Simón Bolívar, in full Simón José Antonio de la Santísima Trinidad Bolívar y Palacios (24 July 1783 – 17 December 1830), was a Venezuelan military and political leader who played an instrumental role in the establishment of Venezuela, Ecuador, Bolivia, Peru and Colombia as sovereign states independent of Spanish rule.
Bolívar was born into a wealthy, aristocratic Creole family, and similar to others of his day, he was educated in Europe at a young age, arriving in Spain at the age of 16. There, he was introduced to the thoughts and ideas of learned Enlightenment philosophers, which inspired him with the ambition to liberate his native Venezuela from Spanish rule. Taking advantage of the disorder in Spain prompted by the Peninsular War, Bolívar inaugurated his campaign for independence in 1808, and within three years an organized national congress had been established. Despite a number of hindrances, including the arrival of an unprecedentedly large Spanish expeditionary force, the revolutionaries eventually prevailed, culminating in a patriot victory at the Battle of Carabobo in 1821, which effectively freed Venezuela.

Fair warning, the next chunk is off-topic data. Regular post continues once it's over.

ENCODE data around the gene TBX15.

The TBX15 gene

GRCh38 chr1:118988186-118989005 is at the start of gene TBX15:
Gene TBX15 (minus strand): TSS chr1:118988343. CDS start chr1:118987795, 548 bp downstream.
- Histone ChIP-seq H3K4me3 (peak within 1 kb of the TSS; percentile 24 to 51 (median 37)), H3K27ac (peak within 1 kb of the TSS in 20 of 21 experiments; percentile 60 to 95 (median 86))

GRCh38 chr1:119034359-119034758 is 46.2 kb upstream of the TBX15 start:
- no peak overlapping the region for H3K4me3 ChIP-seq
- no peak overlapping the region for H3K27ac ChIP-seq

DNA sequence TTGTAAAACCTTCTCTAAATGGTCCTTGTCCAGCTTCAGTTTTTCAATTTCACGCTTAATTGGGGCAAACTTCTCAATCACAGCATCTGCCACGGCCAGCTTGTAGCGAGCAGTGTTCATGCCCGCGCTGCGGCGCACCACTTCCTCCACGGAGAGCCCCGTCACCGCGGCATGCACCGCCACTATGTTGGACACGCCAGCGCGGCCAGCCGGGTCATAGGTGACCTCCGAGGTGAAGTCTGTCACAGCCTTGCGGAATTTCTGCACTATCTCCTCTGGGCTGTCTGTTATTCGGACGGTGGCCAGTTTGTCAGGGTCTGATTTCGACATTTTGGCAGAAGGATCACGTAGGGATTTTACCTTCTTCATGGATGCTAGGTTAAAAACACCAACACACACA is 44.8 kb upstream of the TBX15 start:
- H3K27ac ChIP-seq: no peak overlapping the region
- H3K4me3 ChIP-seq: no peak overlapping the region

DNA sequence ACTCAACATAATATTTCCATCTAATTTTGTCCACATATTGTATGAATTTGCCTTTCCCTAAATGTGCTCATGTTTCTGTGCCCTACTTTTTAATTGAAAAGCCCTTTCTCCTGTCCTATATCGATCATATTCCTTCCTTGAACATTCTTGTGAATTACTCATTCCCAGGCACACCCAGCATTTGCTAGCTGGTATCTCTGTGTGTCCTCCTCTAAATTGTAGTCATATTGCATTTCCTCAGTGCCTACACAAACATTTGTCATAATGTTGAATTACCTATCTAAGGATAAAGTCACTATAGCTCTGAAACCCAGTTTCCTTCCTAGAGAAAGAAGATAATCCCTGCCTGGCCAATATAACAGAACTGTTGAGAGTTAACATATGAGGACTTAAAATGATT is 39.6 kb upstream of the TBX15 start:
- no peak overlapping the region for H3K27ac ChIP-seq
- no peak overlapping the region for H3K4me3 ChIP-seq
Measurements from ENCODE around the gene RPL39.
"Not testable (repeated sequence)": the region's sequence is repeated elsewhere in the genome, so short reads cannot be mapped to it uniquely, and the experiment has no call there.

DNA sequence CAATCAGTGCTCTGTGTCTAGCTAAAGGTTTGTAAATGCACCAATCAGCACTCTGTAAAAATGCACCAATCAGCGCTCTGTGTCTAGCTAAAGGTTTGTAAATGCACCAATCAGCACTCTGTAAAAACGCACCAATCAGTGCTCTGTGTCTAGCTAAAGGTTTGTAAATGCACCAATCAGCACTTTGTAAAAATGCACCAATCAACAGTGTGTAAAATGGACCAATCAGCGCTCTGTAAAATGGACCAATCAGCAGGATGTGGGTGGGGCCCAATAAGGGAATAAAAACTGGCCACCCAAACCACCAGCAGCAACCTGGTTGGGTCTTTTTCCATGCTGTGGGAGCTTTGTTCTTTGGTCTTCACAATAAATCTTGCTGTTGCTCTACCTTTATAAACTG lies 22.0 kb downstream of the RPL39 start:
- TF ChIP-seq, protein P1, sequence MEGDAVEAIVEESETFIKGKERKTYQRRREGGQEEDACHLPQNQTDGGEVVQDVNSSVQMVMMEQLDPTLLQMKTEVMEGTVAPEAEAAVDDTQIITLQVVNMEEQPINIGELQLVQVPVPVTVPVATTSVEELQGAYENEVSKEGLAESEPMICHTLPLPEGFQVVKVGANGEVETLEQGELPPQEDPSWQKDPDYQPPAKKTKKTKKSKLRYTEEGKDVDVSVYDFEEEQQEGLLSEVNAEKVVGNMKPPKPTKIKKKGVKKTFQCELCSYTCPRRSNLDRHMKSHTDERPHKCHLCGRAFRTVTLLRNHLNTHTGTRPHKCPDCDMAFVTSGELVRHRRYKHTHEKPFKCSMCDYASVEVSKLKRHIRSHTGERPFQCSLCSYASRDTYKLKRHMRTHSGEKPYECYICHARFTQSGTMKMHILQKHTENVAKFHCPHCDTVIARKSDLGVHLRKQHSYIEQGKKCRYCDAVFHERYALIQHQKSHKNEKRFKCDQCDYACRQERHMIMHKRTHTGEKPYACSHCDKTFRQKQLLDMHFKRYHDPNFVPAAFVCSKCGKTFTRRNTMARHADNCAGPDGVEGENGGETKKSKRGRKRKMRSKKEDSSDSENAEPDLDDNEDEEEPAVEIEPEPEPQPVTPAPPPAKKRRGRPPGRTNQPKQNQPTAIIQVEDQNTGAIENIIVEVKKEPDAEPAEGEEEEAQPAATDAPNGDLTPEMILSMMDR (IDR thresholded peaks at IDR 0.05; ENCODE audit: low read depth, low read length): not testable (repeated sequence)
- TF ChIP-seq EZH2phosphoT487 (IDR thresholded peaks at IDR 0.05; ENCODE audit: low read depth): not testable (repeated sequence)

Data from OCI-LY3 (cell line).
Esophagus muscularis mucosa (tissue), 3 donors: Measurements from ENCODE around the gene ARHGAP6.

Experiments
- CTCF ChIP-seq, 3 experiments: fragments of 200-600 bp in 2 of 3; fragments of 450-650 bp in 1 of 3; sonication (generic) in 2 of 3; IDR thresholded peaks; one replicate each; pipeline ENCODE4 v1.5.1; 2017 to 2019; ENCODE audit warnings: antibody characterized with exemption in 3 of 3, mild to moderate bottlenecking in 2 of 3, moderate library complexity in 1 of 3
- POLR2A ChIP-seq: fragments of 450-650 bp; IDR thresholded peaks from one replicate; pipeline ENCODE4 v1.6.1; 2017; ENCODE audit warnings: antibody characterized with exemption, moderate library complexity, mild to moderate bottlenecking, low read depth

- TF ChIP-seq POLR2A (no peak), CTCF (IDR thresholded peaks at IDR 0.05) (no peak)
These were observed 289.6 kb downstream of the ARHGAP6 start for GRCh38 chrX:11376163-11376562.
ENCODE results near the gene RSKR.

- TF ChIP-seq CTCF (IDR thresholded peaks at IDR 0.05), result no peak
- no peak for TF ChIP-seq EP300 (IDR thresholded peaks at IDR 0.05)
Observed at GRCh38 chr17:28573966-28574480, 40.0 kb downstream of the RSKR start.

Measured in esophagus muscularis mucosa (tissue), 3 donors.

Following this triumph over the Spanish monarchy, Bolívar participated in the foundation of the first union of independent nations in Latin America, Gran Colombia, of which he was president from 1819 to 1830. Through further military conquest, he also liberated Ecuador, Peru, and finally, Bolivia (which was named after him), assuming the presidency of each of these new nations. At the peak of his power, Bolívar held near-absolute power over a vast territory from the Argentine border to the Caribbean.
Modern-day historians consider Bolívar to be a deeply polarizing individual, with criticism aimed especially at his belief that a strong presidency, maintained for life, is essential to a state's survival. Nevertheless, most Latin Americans laud him as a meritorious liberator, whose revolutionary ideas and reforms continue to leave a lasting legacy today.
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